ALDI keeps its title as a top-shelf supermarket, becoming the best-rated supermarket in Australia for the FIFTH year in a row. ALDI bagged five stars for value for money, layout and presentation of stores, freshness of fruit, vegetables and meat, quality of own-branded products, deals and specials, and overall satisfaction.

Woolworths scooped up five stars for layout and presentation of the store as well as for variety of products, while IGA was the only supermarket to bring home top marks for customer service.

Find more detailed information on our ratings methodology.


Top Supermarket Chains

ALDI

ALDI review

German grocery giant ALDI has again claimed the top spot in our supermarket ratings. While ALDI doesn’t have the same number of stores as Coles and Woolworths, it’s fighting back against the duopoly with often lower prices, with its own brands offering real competition against the major brands stocked by other supermarkets. ALDI also offers something ‘Good Different’ with its ‘Special Buys’, one-off or seasonal products ranging from specialty foods to snow gear and luxury skin creams.

  • ALDI maintained its winning streak for the fifth year, raking in five-star reviews for value for money, layout and presentation of stores, freshness of produce and meat, quality of its ALDI-branded products, deals and specials available, and overall satisfaction. It fell short on customer service and variety of products, where it received three stars.

Woolworths

Woolworths review

Often referred to as ‘Woolies’, Woolworths has around 1,000 locations around Australia, with its parent company – Woolworths Group Limited – also including Dan Murphy’s and Big W, in addition to a number of other smaller businesses. Similar to main rival Coles, the ‘Fresh Food People’ at Woolworths have also ventured into the online market, offering an online grocery experience for time-pressed shoppers, as well as offering the Click & Collect pickup or home delivery service.

  • Woolworths took the lead in terms of variety of products and store layout/presentation, rating five stars in both categories. It earned a respectable four stars everywhere else, including for product freshness, quality of private label items, deals and specials available, value for money, and overall satisfaction.

Coles

Coles review

One of Australia’s two biggest supermarket chains, Coles now stands as a publicly listed company on the Australian Stock Exchange, having previously been owned by the Wesfarmers Group, which now holds a 15% share in the business. Coles has more than 800 stores across Australia, meaning you’ll likely come across one on your travels. In addition to physical stores, Coles also offers online grocery shopping with the choice of Click & Collect or home delivery, ideal for when you’re run off your feet. And if you’re a fan of discounts, Coles also launched its Best Buys seasonal sale which offers new deals every fortnight. Coles’ Best Buys have previously featured goodies like weighted blankets, Bluetooth soundbars, and headphones.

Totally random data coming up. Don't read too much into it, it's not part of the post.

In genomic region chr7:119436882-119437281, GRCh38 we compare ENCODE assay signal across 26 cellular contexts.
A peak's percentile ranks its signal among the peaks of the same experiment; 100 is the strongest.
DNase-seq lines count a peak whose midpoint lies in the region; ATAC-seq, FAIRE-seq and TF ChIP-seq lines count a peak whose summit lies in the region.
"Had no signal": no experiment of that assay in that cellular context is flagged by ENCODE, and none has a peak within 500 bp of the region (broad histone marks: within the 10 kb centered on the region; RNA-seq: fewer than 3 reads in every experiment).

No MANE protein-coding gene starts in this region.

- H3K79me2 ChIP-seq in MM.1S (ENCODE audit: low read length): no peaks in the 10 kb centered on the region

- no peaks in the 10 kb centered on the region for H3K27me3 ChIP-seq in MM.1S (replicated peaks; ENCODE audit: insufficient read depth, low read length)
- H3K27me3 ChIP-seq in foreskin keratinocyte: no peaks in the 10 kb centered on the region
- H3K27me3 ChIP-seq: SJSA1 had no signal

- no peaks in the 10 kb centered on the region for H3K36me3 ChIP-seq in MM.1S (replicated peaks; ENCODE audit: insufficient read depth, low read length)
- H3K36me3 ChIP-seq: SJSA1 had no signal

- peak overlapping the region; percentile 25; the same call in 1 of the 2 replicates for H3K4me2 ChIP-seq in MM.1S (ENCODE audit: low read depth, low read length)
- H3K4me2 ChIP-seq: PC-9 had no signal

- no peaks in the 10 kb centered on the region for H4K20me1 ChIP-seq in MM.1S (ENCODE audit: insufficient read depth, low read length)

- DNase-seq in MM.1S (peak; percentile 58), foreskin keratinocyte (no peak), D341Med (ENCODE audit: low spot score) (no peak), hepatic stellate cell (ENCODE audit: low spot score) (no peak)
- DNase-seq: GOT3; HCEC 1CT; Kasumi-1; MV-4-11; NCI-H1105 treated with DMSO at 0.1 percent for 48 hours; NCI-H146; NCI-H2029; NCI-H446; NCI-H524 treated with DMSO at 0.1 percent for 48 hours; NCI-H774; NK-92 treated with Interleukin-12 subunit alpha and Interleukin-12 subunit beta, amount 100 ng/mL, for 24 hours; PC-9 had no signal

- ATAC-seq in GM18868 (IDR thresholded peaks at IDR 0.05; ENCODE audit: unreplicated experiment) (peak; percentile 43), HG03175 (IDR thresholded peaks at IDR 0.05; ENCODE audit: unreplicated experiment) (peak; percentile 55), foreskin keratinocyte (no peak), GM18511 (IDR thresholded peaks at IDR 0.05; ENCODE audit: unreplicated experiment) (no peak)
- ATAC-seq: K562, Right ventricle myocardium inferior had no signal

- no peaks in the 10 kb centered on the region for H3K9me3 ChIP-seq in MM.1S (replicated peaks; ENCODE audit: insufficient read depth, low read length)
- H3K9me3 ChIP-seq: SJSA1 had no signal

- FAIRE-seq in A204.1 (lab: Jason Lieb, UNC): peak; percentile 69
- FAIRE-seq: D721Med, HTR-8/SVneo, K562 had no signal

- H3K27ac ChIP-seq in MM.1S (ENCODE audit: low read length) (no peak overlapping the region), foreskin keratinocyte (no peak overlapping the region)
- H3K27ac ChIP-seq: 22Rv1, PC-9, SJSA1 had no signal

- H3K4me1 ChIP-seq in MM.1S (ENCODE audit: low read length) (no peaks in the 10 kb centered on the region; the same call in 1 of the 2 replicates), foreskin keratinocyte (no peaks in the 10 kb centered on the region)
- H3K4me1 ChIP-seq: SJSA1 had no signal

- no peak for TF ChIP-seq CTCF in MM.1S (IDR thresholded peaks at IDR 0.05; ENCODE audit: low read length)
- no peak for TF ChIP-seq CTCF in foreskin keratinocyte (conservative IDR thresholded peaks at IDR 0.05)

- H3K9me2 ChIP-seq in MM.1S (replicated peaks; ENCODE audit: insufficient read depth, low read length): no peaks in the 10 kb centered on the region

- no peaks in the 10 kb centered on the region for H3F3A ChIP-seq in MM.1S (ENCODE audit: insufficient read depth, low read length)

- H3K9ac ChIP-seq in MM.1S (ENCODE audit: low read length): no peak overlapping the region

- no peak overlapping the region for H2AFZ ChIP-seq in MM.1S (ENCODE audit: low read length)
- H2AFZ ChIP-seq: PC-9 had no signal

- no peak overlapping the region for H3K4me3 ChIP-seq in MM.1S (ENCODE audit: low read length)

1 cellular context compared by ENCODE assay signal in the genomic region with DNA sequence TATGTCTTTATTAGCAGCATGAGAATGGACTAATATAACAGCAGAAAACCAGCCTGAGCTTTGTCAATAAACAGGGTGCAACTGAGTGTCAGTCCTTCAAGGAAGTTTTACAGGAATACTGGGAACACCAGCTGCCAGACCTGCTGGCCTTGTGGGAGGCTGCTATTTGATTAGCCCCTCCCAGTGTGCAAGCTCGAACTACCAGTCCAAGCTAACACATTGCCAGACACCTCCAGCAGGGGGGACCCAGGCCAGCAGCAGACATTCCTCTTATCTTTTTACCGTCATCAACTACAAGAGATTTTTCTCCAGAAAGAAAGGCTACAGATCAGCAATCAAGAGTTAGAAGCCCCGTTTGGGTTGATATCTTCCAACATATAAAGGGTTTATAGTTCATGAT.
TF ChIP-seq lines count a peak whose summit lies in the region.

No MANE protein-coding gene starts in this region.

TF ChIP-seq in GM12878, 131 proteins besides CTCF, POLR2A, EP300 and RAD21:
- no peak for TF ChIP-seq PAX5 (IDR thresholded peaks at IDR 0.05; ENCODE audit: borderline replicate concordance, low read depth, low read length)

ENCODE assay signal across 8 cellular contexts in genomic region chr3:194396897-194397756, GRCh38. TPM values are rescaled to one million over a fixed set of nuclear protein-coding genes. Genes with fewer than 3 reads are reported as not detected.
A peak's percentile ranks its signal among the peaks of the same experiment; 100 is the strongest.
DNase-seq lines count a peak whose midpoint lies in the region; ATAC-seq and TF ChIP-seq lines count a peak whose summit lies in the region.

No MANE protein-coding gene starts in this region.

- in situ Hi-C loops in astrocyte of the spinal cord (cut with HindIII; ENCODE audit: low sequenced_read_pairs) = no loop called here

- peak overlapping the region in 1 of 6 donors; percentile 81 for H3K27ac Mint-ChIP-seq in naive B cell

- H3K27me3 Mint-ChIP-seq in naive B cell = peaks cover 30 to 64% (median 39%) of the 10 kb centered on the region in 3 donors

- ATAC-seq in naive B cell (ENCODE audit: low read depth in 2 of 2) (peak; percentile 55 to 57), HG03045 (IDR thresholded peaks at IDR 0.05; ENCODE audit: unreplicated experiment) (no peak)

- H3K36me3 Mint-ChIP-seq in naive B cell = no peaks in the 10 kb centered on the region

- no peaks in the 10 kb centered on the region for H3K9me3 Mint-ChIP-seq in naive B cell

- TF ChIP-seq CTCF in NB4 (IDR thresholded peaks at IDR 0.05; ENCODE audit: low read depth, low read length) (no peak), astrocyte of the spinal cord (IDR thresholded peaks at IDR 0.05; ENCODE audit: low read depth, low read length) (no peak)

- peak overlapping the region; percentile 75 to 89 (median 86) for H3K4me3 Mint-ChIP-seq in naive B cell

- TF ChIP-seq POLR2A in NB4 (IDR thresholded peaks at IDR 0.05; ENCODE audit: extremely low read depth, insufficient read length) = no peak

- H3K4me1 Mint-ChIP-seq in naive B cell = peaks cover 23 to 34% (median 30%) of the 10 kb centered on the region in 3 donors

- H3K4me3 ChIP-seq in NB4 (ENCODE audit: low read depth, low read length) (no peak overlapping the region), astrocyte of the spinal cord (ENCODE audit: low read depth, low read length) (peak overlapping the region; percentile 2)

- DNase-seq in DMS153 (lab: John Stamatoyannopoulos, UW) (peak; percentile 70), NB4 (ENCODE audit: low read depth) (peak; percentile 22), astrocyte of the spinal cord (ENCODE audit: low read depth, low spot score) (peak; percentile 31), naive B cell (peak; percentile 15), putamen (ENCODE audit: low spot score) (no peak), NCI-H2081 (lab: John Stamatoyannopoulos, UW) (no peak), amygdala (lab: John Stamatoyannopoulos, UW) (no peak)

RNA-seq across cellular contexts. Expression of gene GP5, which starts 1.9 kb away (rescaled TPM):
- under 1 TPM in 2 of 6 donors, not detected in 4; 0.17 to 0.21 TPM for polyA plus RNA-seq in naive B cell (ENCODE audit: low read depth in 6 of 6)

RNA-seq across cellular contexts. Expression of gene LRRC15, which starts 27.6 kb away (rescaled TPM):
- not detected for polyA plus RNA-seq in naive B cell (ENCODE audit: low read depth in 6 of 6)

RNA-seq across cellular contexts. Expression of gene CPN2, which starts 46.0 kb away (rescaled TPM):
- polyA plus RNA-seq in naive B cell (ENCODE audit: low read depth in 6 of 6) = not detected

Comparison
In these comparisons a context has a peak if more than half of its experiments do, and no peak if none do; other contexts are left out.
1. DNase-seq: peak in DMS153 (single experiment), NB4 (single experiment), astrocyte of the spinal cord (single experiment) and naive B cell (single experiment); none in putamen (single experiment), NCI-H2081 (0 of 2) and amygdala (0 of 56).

• Coles received a solid four stars across most research areas, including deals and specials available, product variety, quality of private label products, store layout and presentation, customer service, value for money, and overall satisfaction. It got three stars for freshness of produce and meat.

IGA

IGA review

The Independent Grocers of Australia works by utilising group purchasing and marketing, while store management and ownership stay independent. More and more solo shops are joining the IGA name, which currently has more than 1,400 locations across Australia, from small corner shops to sprawling supermarkets. Many IGA shops also carry more local brands, speciality products, or imports for some variety in your usual supermarket stock.

  • IGA was rated best for its customer service, and also scored four stars for freshness of produce and meat and variety of products. It got three stars for value for money, overall satisfaction, and everywhere else.

Supermarket loyalty & switching

Are supermarket loyalty rewards worth it?

With plenty of options available when it comes to getting your grocery shopping done, sticking to the same supermarket chain may have its perks. Our recent survey shows nearly a third of Aussies (27%) do all their shopping with the same supermarket chain. Here are the top reasons they mentioned for their supermarket loyalty:

  • It’s the most convenient to shop at (i.e close to home): 71%
  • I’m familiar with the store layout and don’t want to change: 60%